The Playhouse Company is proud to announce the staging of the original Jerome Robbins production of West Side Story in The Playhouse Opera Theatre from 20 November to 29 December 2013, featuring music by Leonard Bernstein and lyrics by Stephen Sondheim . The multi-award winning South African creative team is headed by director, Ralph Lawso ur, Andrew Warburton. The production will perform to live accompaniment by Africa’s premier orchestra, KwaZulu-Natal Philharmonic Orchestra under the baton of Maestro Lykele Temmingh (alternate conductor Naum Rousine). Bernstein's prolific score for the musical includes "I Feel Pretty", “Tonight”, “Somewhere”, "Maria", "America", and many more. The story is set in the East 40s and West 50s of the Upper West Side neighbourhood in New York City in the mid-1950s, an ethnic, blue-collar neighbourhood. The musical explores the rivalry between the Jets and the Sharks, two teenage street gangs of different ethnic backgrounds. The dark theme, sophisticated music, extended dance scenes, and focus on social problems marked a turning point in American musical theatre. Commenting on the choice of West Side Story for The Playhouse Company, Chief Executive and Artistic Director, Linda Bukhosini said: “We are very excited to be staging this all-time classic which showcases the exceptional talent we have in our country. The cast comes from all over South Africa and represents all racial backgrounds.” The theme of the production is just as relevant today as it was in the 1950’s, focussing on racial tolerance, social cohesion and transformation This production engages the audience in these conversations in magnificent fashion with outstanding dance, music, staging and lighting effects. The festive season run of West Side Story at The Playhouse comprises two previews on 20 & 21 November, followed by 35 performances which include Saturday and Sunday matinees. Ticket prices range from R100 to R150, with concessions for students and pensioners. Bookings are open at Computicket and tickets may be bought via the website, call centre, Computicket outlets or at Shoprite & Checkers money market counters. Block booking and show & function packages are also available at discounted rates. For further information on these packages contact the sales co-ordinator, Dawn Haddon on 0313699456 or email@example.com.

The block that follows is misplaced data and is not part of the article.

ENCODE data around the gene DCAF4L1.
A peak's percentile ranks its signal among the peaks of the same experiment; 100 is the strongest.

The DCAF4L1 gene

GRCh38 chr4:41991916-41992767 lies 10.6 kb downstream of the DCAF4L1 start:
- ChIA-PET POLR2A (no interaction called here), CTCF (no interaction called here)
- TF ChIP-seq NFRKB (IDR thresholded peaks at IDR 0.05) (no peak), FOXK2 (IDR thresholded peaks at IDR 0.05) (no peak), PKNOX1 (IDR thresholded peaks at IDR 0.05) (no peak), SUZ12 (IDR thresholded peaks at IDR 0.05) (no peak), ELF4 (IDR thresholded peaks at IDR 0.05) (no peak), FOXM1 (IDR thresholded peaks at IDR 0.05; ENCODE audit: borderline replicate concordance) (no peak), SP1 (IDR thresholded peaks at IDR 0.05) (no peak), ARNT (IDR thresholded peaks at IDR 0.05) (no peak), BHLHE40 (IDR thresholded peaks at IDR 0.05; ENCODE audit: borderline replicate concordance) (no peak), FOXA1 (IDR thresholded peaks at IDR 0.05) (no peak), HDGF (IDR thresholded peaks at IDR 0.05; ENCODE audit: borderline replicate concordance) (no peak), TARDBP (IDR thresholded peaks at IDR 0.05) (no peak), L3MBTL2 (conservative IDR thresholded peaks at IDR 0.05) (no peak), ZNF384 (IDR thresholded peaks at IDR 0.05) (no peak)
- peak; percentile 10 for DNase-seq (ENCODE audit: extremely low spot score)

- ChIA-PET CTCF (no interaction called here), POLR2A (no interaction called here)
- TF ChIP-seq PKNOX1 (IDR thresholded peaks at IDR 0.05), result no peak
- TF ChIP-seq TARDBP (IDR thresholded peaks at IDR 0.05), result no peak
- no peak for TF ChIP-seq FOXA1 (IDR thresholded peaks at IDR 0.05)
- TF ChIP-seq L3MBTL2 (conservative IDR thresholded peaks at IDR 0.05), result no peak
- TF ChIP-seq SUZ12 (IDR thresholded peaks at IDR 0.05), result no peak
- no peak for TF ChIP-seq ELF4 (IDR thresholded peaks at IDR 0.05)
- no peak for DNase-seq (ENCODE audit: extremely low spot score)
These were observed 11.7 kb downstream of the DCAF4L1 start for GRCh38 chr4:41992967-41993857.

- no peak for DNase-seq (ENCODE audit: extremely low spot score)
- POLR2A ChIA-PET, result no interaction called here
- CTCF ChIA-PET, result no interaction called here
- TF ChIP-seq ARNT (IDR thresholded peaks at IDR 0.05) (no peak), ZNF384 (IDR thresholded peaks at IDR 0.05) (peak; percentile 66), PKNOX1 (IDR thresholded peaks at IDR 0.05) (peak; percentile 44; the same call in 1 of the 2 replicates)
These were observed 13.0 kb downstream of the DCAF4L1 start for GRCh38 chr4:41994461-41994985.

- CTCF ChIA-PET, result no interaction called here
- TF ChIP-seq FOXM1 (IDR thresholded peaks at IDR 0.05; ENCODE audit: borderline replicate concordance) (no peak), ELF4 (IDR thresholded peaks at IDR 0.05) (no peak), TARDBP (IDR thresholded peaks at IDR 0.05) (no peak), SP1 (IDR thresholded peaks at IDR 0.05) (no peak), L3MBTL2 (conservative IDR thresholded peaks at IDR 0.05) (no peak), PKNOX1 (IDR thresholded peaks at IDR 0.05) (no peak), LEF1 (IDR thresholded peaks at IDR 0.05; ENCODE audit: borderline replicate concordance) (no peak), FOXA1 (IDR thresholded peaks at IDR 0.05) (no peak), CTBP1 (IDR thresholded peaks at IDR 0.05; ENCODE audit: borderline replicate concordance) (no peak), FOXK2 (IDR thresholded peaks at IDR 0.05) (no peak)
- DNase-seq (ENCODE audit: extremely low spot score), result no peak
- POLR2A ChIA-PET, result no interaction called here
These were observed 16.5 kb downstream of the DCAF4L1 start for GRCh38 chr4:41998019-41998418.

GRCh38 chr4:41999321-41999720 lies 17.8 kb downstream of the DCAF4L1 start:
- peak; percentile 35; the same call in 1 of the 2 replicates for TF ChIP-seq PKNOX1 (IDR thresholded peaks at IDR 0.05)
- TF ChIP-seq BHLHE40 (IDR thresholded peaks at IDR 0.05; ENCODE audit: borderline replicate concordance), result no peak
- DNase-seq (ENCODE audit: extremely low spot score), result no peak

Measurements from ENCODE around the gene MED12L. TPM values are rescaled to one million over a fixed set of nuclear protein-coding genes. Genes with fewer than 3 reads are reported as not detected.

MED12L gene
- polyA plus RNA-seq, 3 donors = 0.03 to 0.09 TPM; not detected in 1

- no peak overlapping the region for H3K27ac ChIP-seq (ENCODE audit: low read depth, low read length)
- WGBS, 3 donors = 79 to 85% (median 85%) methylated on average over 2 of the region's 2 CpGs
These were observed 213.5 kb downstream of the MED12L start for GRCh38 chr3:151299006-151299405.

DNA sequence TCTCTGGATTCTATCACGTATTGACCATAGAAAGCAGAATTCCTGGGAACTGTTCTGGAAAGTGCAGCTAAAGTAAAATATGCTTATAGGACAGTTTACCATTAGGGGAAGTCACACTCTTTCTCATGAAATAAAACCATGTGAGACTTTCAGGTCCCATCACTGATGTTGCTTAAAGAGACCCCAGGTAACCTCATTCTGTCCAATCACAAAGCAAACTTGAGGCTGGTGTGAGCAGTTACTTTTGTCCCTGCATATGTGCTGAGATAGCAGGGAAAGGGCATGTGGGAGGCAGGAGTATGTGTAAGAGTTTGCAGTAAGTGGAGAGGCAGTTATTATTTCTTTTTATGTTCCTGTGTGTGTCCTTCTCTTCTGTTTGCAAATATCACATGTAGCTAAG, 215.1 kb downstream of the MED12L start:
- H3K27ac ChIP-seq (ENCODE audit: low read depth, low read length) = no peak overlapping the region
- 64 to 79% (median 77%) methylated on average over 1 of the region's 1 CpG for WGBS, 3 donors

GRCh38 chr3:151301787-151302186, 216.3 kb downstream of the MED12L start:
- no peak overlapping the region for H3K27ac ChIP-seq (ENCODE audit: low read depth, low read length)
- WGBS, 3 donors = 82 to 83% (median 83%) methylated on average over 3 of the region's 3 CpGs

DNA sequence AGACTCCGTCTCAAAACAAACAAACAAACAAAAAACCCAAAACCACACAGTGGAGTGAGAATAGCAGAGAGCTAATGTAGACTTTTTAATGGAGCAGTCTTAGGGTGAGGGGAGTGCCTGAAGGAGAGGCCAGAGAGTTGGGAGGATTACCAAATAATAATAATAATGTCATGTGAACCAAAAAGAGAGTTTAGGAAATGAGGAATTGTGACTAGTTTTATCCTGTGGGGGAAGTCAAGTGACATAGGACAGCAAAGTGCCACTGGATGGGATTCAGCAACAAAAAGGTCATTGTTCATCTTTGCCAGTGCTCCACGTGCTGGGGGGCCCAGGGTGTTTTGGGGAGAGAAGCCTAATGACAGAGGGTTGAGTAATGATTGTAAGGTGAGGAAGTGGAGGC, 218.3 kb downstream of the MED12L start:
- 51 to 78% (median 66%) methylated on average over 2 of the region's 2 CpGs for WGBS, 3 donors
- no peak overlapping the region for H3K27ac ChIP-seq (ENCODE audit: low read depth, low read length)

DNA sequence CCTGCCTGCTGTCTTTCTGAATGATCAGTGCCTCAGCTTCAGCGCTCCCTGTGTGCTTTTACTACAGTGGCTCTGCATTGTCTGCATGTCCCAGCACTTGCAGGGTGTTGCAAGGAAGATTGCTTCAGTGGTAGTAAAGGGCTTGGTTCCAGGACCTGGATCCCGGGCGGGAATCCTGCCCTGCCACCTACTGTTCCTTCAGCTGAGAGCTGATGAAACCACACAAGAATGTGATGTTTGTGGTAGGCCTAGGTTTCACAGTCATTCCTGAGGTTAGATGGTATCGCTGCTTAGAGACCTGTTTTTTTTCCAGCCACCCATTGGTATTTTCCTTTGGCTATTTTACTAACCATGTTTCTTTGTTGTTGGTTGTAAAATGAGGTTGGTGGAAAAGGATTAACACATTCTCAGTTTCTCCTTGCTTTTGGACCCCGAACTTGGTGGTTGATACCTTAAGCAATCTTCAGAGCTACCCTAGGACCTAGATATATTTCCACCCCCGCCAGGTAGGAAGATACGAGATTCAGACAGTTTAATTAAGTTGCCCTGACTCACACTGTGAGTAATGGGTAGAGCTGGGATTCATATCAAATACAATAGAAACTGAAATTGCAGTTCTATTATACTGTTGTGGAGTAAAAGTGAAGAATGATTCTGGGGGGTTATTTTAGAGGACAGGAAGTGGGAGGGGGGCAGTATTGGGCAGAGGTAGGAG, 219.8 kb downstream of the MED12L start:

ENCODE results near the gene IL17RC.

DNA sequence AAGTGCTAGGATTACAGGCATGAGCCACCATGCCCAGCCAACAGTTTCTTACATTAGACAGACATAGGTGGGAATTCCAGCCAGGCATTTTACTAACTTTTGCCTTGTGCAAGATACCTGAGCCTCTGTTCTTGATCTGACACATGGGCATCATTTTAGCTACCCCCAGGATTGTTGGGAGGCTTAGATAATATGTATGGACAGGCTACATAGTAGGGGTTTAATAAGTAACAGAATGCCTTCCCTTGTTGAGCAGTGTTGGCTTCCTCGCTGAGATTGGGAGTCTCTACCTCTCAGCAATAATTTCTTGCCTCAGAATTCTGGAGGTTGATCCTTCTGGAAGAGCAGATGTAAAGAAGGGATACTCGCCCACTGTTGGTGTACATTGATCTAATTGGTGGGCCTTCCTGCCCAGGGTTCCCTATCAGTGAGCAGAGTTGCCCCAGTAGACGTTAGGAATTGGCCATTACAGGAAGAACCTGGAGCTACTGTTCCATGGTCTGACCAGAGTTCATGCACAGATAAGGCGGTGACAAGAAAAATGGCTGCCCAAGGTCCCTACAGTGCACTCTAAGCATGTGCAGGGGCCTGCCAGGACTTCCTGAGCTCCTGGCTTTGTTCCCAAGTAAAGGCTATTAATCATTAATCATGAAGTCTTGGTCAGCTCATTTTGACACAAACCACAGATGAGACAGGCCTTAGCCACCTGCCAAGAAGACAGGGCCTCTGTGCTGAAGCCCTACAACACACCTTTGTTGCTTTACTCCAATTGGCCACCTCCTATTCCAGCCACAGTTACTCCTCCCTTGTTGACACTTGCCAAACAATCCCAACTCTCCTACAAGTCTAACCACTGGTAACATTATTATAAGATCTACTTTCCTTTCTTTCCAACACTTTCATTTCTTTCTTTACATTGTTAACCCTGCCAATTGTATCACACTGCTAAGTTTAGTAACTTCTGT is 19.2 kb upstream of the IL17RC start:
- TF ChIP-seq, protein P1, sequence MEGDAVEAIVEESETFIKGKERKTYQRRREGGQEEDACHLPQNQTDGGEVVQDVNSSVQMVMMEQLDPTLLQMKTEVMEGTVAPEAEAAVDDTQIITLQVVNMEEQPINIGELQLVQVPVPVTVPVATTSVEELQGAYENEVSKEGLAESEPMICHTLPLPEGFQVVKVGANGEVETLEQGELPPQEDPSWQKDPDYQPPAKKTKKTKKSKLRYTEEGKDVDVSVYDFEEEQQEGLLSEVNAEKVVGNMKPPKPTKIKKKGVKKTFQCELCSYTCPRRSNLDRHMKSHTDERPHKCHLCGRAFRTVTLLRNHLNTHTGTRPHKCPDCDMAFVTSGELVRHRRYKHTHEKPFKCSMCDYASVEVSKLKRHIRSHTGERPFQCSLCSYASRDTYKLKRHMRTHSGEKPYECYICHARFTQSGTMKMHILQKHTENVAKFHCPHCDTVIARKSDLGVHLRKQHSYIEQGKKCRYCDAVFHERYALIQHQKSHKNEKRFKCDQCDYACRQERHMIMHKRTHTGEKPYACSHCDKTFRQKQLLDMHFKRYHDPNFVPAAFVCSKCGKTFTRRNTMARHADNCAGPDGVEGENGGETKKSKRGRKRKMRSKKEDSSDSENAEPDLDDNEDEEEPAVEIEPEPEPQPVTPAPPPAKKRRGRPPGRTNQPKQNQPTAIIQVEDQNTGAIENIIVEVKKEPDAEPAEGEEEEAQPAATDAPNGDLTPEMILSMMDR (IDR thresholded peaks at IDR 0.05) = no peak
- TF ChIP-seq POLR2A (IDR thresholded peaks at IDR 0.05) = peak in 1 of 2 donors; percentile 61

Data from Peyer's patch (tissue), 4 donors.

Title: JOBS Genre: Biography, Drama Release Date: 18 Oct 2013, Friday Some see what’s possible. Others change what’s possible.The extraordinary story of Steve Jobs, the original innovator and entrepreneur who let nothing stand in the way of greatness. Cast: Ashton Kutcher , Dermot Mulroney Title: ABOUT TIME Genre: Comedy, Drama, Sci-Fi Release Date: 25 Oct 2013, Friday Tim’s father tells his son that the men in his family have always had the ability to travel through time. Tim can’t change history, but he can change what happens in his own life... Cast: Domhnall Gleeson, Bill Nigh
YOU DON’T NEED TO WEAR SPANDEX
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Published on Aug 28, 2014